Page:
Jimberly Hogthrob Waldorf Henson (September 24, 1936 – May 16, 1990), best known the world over simply as "Jim"; was he a brilliant visionary artist, a dream child who has touched the lives of the inner dreamer in all of us?
Could this have been merely a pleasant facade? Was he, as some intimate, a man possessed by dark forces beyond our comprehension?
The First Time it Happens
When Henson graduated from Aleister Crowley's School of Occult Puppetry he felt like he had the brightest of prospects. None were as skilled in the Art as he. With his skills he created a Television Show and populated it with a wide array of colourful, much-beloved characters: Kermit the Frog, the other Kermit, Miss Piggy, Gonzo, and the Swedish Chef.
He seemed as perfectly happy as any sane man can be. He seemed on top of the world.
But dark rumours began filtering out of the Henson compound: rumours that Henson never slept, or ate; rumours that he bound his genitals in a chastity belt inscribed with an inverted pentagram; rumours that the so-called "chastity belt" was in fact another of his "Muppets"; rumours that he spoke to his Muppets, and firmly believed they spoke back.
For a time, few believed these stories. After all, Jim Henson had everything.
Movin' Right Along
After a few years, Henson's communications with the outside world stopped entirely. Yet, somehow, the episodes of his show kept coming out on schedule; the tapes would mysteriously appear at the office of his syndicate. No messenger was ever seen, but occasionally bits of felt, cotton, or foam would be found nearby.
The Muppet Show, as it was known, kept getting weirder. In every episode, now, the Muppets would assemble and chant in an unknown tongue for three full hours, their incantations growing faster and more anguished until they ended in a long, terrible chorus of howls. Each episode would also have a Special Guest Entity who was never seen, but whose strange shadow and distorted image as vaguely glimpsed in angled mirrors, darkened windows and the like would cause viewers to shudder involuntarily or, in extreme cases, to vomit.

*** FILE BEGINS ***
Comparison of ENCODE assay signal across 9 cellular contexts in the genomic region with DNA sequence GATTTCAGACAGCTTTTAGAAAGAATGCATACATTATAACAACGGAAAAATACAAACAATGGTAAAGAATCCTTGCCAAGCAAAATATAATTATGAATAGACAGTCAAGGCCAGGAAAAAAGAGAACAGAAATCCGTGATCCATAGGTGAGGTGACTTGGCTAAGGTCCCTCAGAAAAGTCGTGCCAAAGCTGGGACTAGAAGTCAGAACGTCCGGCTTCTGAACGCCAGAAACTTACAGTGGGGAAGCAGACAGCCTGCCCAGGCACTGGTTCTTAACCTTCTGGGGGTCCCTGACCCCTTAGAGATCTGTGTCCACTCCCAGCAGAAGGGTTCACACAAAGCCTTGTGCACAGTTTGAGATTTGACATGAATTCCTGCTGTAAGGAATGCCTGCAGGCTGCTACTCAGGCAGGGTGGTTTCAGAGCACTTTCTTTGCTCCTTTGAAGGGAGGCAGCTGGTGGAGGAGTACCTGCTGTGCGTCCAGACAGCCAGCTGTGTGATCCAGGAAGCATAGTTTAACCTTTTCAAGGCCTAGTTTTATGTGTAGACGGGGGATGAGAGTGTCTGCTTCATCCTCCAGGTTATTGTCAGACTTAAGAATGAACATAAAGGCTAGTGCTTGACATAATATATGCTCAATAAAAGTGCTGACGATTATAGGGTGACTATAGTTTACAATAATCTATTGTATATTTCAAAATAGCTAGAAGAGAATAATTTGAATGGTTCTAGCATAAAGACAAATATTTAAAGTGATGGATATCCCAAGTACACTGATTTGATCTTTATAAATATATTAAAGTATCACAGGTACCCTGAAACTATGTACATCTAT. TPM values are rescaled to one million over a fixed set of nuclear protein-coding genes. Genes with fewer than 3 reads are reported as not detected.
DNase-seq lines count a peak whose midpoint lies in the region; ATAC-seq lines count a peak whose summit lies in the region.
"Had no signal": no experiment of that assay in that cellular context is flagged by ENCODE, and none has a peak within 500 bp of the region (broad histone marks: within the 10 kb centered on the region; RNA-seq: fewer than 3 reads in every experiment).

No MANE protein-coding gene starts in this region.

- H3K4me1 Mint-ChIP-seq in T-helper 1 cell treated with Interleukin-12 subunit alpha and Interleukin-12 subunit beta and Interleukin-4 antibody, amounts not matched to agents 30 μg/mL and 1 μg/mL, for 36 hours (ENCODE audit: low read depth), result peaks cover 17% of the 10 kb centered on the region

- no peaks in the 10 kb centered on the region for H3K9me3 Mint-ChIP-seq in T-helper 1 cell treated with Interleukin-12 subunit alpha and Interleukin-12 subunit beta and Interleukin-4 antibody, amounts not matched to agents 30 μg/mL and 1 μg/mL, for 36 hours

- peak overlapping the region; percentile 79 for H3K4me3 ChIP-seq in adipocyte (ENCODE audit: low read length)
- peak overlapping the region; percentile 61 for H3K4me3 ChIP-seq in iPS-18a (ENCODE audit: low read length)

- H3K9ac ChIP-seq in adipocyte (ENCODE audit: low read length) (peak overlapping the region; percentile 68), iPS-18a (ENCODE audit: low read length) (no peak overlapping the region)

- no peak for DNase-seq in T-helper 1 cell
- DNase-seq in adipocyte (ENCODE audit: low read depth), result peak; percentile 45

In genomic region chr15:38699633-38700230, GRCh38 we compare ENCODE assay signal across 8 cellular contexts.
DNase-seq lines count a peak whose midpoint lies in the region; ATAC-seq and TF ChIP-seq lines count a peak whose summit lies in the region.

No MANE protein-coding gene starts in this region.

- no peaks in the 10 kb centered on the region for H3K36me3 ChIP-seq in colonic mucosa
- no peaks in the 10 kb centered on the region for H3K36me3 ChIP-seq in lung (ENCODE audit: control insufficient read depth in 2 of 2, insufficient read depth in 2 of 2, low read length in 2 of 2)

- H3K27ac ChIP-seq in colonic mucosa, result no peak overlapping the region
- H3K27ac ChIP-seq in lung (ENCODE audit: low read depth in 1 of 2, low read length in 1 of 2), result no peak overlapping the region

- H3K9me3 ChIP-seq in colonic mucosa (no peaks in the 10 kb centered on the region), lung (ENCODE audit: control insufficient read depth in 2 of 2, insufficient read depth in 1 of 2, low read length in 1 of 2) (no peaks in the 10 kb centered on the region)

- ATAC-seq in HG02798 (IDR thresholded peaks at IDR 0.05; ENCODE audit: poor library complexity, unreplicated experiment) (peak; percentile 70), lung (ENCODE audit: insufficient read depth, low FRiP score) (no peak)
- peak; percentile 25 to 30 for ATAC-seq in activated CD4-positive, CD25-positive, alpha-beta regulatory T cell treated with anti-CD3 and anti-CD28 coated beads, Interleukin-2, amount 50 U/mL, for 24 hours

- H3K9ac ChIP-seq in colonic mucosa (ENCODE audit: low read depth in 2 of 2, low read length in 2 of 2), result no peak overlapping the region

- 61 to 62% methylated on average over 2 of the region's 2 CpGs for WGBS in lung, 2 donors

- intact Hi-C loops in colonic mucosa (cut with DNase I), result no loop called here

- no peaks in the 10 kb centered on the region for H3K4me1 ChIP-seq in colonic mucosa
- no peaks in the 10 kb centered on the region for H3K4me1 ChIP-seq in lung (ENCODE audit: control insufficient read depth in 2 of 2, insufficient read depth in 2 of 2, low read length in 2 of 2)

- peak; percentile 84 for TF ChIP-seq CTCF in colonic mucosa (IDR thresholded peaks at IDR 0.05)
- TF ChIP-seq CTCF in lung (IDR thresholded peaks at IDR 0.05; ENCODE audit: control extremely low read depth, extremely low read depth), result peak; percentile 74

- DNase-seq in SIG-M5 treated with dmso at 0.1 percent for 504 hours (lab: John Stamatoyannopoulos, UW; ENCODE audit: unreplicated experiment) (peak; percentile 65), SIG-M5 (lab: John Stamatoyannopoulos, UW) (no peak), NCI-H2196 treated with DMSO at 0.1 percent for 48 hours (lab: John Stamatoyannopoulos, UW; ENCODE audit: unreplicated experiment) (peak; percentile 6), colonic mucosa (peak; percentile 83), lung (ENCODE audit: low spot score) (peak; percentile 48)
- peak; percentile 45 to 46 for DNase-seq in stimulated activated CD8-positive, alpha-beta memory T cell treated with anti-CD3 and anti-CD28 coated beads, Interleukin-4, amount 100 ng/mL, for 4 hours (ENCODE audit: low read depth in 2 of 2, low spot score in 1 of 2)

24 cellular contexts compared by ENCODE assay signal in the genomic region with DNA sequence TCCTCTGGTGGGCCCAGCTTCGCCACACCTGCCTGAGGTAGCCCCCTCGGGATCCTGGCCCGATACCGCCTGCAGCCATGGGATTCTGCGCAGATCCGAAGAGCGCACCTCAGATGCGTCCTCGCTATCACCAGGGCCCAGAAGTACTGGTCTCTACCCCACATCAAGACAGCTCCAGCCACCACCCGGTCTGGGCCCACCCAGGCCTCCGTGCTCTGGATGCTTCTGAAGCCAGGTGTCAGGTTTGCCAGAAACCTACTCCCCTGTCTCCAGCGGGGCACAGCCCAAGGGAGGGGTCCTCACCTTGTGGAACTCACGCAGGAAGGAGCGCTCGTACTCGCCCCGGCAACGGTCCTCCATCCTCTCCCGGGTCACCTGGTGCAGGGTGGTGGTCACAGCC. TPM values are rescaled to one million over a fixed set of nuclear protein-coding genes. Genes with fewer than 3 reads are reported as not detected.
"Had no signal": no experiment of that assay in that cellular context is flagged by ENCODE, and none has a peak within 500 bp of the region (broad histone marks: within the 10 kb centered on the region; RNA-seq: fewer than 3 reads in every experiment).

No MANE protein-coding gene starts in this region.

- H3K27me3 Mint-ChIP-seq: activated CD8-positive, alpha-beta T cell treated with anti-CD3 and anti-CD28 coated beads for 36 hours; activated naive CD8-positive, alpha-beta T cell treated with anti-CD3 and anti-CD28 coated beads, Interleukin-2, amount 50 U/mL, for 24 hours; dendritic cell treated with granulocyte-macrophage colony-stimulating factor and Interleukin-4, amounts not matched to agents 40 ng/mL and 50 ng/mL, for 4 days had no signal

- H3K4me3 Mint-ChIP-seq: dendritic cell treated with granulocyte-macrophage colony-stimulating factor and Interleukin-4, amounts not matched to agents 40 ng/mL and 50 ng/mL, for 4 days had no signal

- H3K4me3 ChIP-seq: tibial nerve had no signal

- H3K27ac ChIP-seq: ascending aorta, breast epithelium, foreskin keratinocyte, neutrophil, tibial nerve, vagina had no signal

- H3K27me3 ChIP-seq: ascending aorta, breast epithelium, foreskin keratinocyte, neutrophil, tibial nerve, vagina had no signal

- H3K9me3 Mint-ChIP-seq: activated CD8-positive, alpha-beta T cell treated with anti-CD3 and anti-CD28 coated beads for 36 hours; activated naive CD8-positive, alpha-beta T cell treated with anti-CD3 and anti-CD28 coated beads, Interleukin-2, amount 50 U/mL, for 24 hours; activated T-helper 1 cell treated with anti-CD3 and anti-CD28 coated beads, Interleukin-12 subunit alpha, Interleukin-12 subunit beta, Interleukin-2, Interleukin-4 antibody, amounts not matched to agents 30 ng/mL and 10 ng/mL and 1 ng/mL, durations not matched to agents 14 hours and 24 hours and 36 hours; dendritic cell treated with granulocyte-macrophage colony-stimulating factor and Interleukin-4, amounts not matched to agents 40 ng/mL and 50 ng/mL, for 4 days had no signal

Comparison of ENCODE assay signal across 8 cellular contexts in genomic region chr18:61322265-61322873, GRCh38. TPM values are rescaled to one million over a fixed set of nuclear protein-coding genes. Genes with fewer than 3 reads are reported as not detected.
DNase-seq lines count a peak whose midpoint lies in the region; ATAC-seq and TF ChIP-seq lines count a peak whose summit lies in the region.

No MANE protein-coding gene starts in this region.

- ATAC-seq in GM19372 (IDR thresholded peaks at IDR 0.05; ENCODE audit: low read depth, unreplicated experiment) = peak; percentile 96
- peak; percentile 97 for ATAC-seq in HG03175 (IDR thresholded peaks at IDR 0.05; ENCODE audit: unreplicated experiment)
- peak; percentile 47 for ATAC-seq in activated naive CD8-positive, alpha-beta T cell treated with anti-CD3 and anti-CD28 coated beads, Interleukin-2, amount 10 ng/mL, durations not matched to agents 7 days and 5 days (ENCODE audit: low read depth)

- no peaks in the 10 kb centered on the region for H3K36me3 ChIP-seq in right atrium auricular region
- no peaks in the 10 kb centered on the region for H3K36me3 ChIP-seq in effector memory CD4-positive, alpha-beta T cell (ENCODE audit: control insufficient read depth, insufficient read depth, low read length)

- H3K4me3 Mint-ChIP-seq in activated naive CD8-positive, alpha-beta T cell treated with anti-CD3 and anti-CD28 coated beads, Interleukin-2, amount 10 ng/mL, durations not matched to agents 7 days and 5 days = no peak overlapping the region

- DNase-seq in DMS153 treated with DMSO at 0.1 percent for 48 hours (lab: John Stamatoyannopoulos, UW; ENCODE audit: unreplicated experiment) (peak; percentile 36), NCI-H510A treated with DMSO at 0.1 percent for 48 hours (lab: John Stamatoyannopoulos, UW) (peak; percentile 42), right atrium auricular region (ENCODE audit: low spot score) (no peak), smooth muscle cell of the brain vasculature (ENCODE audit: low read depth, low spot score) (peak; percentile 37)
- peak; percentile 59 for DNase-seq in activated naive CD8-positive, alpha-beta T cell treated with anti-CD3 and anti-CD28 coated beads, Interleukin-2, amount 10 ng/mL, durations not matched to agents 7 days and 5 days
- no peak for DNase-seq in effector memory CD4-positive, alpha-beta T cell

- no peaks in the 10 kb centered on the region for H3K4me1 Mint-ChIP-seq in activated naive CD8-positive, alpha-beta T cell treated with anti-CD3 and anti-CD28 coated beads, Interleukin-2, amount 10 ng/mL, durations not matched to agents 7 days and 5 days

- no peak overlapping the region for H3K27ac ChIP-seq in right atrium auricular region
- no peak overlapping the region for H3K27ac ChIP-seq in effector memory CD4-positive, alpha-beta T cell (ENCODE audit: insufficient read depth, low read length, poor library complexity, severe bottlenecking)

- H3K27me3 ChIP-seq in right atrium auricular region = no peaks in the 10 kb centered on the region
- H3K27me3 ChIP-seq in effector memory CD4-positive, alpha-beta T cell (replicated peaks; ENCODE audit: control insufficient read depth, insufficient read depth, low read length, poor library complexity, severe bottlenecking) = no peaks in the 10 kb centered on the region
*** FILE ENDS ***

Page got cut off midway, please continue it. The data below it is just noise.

The show was canceled, but new episodes kept arriving, often as many as eighteen in a single week. They were locked away in a hidden vault blessed by a Catholic priest of the syndicator's acquaintance.
No one who entered Henson's estate ever returned, though sometimes those few who viewed the Muppet Show's new episodes would think they recognized some feature of this or that Muppet’s eerily human flesh. It wasn't even possible to always find Henson's abode, although it was located just off a major road and his address was clearly noted in the phone book. Sometimes it seemed as if the entire Henson complex had simply vanished, as if it didn't entirely exist in this reality and was periodically pulled into another.
Hey, A Movie!
After many long years of this, a complete film manifested itself at a major movie studio. Entitled "The Muppet Movie," an intern who viewed it without permission died on the spot. Others at the studio discovered to their horror that the film would not burn and no matter how many times they tore, smashed, or swallowed it the very next day it would reappear on someone's desk as if it were new, a handful of synthetic feathers or fur floating in the air.
The movie studio ultimately closed, everyone there dead or mad. The movie moved on to yet another studio. Eventually it was bound within a puzzle-box inscribed with Sumerian symbols and hidden away, but there are those who fear it may still rise again.